Crazy: Top 10 Books About Mental Illness
Whether bittersweet memoirs, lighthearted anecdotes, serious case-studies or fictional stories, here are 10 books about mental breakdowns, psychiatrists, mental hospitals, asylums and the different yet equally fascinating experiences with them.
Conrad was involved in a swimming accident in which his older brother died. He and his parents struggle to keep their lives together. After a suicide attempt, Conrad begins seeing Berger, a kind, wise psychiatrist whose outlook essentially can be summed up by “Don’t sweat the small stuff. Most of it is small stuff. Be good to yourself.” With the help and support of Berger, his friends and his parents, Conrad forgives himself for surviving and begins to find joy in living again.
When reality got too dense for 18-year-old Susanna Kaysen, she was hospitalized. It was 1967, and reality was too dense for many people. But few who are labeled mad and locked up for refusing to stick to an agreed-upon reality possess Kaysen’s lucidity in sorting out a maelstrom of contrary perceptions. Her observations about hospital life are deftly rendered; often darkly funny. Her clarity about the complex province of brain and mind, of neuro-chemical activity and something more, make this book of brief essays an exquisite challenge to conventional thinking about what is normal and what is deviant.
The Bell Jar chronicles the crack-up of Esther Greenwood: brilliant, beautiful, enormously talented, and successful, but slowly going under — maybe for the last time. Sylvia Plath masterfully draws the reader into Esther’s breakdown with such intensity that Esther’s insanity becomes completely real and even rational, as probable and accessible an experience as going to the movies. Such deep penetration into the dark and harrowing corners of the psyche is an extraordinary accomplishment and has made The Bell Jar a haunting American classic.
An inmate of a mental institution tries to find the freedom and independence denied him in the outside world. Randle McMurphy enters the world of the ihospital with his irreverence, humour and zest for life and tries to inject some fun and freedom into the institution, to the dismay and anger of Nurse Ratched (who made #4 on our list of scariest characters in literature a few years back.
Prozac Nation is a collective cry for help, a generational status report on today’s young people, who have come of age fully entrenched in the culture of divorce, economic instability, and AIDS. “This private world of loony bins and weird people which I always felt I occupied and hid in,” writes Elizabeth, “had suddenly turned inside out so that it seemed like this was one big Prozac Nation, one big mess of malaise. Perhaps the next time half a million people gather for a protest march on the White House green it will not be for abortion rights or gay liberation, but because we’re all so bummed out.”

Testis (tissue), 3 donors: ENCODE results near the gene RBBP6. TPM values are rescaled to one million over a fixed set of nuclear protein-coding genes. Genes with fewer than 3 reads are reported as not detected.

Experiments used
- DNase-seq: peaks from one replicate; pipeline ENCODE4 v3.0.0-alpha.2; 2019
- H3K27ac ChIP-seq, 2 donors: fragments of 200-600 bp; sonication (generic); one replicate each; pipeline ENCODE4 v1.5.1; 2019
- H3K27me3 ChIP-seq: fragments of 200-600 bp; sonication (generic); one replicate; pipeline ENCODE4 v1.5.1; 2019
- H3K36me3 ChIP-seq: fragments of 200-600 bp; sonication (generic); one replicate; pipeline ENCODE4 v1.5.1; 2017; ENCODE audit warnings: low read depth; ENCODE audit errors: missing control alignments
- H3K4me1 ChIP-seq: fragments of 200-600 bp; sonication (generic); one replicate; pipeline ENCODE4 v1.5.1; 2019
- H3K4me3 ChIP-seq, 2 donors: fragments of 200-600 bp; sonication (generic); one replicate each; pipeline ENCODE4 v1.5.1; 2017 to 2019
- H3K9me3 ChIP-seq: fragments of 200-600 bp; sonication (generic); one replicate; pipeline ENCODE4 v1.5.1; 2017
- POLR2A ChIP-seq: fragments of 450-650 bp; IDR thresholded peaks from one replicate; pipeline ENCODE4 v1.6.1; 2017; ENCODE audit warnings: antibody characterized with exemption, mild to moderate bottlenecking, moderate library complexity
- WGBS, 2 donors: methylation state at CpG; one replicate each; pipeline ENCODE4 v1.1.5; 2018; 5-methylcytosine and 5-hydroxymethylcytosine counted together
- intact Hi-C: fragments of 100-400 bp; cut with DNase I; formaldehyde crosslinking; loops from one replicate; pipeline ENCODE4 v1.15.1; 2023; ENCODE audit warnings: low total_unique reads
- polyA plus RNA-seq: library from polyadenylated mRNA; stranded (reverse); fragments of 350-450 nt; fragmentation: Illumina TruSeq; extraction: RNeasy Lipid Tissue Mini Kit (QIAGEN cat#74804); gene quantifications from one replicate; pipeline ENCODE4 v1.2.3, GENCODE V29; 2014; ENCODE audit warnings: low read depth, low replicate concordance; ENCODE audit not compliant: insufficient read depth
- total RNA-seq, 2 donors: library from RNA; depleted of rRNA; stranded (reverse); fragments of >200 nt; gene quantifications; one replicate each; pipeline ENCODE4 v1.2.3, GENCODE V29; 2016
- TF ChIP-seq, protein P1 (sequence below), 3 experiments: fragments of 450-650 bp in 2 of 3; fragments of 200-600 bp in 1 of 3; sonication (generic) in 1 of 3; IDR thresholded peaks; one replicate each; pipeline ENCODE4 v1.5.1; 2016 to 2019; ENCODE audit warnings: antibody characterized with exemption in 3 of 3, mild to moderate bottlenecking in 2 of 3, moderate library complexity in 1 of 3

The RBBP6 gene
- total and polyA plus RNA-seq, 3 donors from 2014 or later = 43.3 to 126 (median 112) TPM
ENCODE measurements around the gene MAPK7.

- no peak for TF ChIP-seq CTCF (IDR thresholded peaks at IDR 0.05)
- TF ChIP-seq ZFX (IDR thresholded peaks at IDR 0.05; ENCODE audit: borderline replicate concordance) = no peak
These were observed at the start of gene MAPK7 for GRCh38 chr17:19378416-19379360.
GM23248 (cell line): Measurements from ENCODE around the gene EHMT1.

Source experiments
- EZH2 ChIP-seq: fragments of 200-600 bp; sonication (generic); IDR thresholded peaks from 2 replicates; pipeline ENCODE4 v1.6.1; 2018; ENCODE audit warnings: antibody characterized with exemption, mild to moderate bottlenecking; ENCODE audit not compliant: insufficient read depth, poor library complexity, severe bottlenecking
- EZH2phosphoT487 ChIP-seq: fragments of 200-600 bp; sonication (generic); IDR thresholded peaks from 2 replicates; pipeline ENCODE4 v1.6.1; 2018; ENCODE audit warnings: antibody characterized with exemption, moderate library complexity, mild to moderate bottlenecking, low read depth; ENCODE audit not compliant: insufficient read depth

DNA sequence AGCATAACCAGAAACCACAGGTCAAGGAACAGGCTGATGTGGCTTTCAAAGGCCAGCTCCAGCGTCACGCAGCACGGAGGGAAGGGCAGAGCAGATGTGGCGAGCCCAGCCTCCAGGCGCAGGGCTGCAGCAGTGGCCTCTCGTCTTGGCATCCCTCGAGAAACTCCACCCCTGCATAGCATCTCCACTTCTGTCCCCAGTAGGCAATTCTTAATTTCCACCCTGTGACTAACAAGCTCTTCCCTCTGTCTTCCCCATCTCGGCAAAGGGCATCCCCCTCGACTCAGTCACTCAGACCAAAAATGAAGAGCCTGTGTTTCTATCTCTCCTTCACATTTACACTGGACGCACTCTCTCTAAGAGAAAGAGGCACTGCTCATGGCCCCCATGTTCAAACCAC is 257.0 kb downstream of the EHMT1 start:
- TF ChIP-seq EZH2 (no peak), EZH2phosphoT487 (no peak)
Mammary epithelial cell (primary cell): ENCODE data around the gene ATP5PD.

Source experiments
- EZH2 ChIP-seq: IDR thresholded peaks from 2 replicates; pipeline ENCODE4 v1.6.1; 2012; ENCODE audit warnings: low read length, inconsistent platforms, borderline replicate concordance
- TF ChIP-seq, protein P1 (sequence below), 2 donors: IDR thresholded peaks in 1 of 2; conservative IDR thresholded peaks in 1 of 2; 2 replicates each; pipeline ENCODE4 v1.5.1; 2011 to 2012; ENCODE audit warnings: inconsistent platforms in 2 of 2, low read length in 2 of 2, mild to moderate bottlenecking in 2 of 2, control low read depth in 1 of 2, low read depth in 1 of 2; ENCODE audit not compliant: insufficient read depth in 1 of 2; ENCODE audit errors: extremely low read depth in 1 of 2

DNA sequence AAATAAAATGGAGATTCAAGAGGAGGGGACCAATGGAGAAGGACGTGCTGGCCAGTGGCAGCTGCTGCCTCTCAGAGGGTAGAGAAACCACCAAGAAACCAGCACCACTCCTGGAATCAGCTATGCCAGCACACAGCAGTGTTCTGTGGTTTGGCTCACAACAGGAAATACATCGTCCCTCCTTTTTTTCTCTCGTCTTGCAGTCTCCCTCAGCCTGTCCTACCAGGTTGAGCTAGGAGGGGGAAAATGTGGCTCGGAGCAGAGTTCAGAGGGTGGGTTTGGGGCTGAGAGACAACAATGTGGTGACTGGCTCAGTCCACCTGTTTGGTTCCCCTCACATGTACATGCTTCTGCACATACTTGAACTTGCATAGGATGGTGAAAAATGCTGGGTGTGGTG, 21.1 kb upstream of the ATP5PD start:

Our protagonist is heading down a dark path of drugs, booze and pornography when he fortunately sets his crotch on fire in a hallucinatory drunk-driving incident and crashes down a ravine in a fery ball of infernal flames and screeching metal. When he wakes in the burn ward, he’s missing his penis, most of his skin, and the good looks he’d always coasted on. While recovering (slowly) on the burn ward, he meets a woman named Marianne, a schizophrenic sculptor who’s clearly a nutter and has escaped from the hospital’s psych ward. So when she claims to know him, that she has in fact known him intimately for 700 years, he should scoff and dismiss it. So why does he feel so intrigued?
Running with Scissors is the true story of a boy whose mother (a poet with delusions of Anne Sexton) gave him away to be raised by her unorthodox psychiatrist who bore a striking resemblance to Santa Claus. So at the age of 12, Burroughs found himself amidst Victorian squalor living with the doctor’s bizarre family and befriending a pedophile who resided in the backyard shed. The story of an outlaw childhood where rules were unheard of, and the Christmas tree stayed up all year round, where Valium was consumed like candy, and if things got dull an electroshock- therapy machine could provide entertainment.
Here is the unbelievable yet true story of Sybil Dorsett, a survivor of terrible childhood abuse who as an adult was a victim of sudden and mysterious blackouts. Sybil was a college student when she decided to seek psychiatric assistance for her blackouts, which were revealed to be a symptom of a much larger problem – Multiple Personality Disorder (now called Dissociative Identity Disorder). The book details her sessions with her psychiatrist.
This is the story of Dolores Price, whose childhood has its ups and downs but is overall normal until a traumatic event steers her onto a different path. Numb and eating her feelings, Dolores continues on to adulthood, developing a major weight problem and some unhealthy relationships and never feeling comfortable in her own skin, until she has a breakdown at the end of a long journey and finds herself in a mental hospital, where she works with a caring therapist to let go of what went wrong and start over.
In The Secret Scripture, Barry revisits County Sligo, Ireland, the setting for his previous three books, to tell the unforgettable story of Roseanne McNulty. Once one of the most beguiling women in Sligo, she is now a resident of Roscommon Regional Mental Hospital and nearing her hundredth year. Set against an Ireland besieged by conflict, The Secret Scripture is an engrossing tale of one woman’s life, and a vivid reminder of the stranglehold that the Catholic church had on individuals throughout much of the twentieth century.